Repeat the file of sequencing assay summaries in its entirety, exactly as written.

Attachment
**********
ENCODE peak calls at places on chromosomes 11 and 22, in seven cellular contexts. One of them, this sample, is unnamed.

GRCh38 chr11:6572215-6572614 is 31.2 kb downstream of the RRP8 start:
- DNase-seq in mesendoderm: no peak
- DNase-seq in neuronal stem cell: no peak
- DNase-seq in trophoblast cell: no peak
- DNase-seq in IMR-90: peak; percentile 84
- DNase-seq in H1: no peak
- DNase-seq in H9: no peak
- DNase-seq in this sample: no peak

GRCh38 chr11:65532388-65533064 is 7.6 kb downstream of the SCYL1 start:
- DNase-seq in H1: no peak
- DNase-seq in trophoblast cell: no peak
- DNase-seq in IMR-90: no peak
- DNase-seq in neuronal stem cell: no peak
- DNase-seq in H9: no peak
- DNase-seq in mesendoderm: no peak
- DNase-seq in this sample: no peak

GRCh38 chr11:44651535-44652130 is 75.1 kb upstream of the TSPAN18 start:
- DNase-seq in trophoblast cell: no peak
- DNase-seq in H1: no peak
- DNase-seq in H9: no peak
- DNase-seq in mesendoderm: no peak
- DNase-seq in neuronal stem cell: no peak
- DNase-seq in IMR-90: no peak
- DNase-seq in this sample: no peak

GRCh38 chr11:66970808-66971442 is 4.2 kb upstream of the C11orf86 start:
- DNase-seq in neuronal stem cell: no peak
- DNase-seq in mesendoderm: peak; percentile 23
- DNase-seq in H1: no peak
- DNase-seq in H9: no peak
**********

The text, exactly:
ENCODE peak calls at places on chromosomes 11 and 22, in seven cellular contexts. One of them, this sample, is unnamed.

GRCh38 chr11:6572215-6572614 is 31.2 kb downstream of the RRP8 start:
- DNase-seq in mesendoderm: no peak
- DNase-seq in neuronal stem cell: no peak
- DNase-seq in trophoblast cell: no peak
- DNase-seq in IMR-90: peak; percentile 84
- DNase-seq in H1: no peak
- DNase-seq in H9: no peak
- DNase-seq in this sample: no peak

GRCh38 chr11:65532388-65533064 is 7.6 kb downstream of the SCYL1 start:
- DNase-seq in H1: no peak
- DNase-seq in trophoblast cell: no peak
- DNase-seq in IMR-90: no peak
- DNase-seq in neuronal stem cell: no peak
- DNase-seq in H9: no peak
- DNase-seq in mesendoderm: no peak
- DNase-seq in this sample: no peak

GRCh38 chr11:44651535-44652130 is 75.1 kb upstream of the TSPAN18 start:
- DNase-seq in trophoblast cell: no peak
- DNase-seq in H1: no peak
- DNase-seq in H9: no peak
- DNase-seq in mesendoderm: no peak
- DNase-seq in neuronal stem cell: no peak
- DNase-seq in IMR-90: no peak
- DNase-seq in this sample: no peak

GRCh38 chr11:66970808-66971442 is 4.2 kb upstream of the C11orf86 start:
- DNase-seq in neuronal stem cell: no peak
- DNase-seq in mesendoderm: peak; percentile 23
- DNase-seq in H1: no peak
- DNase-seq in H9: no peak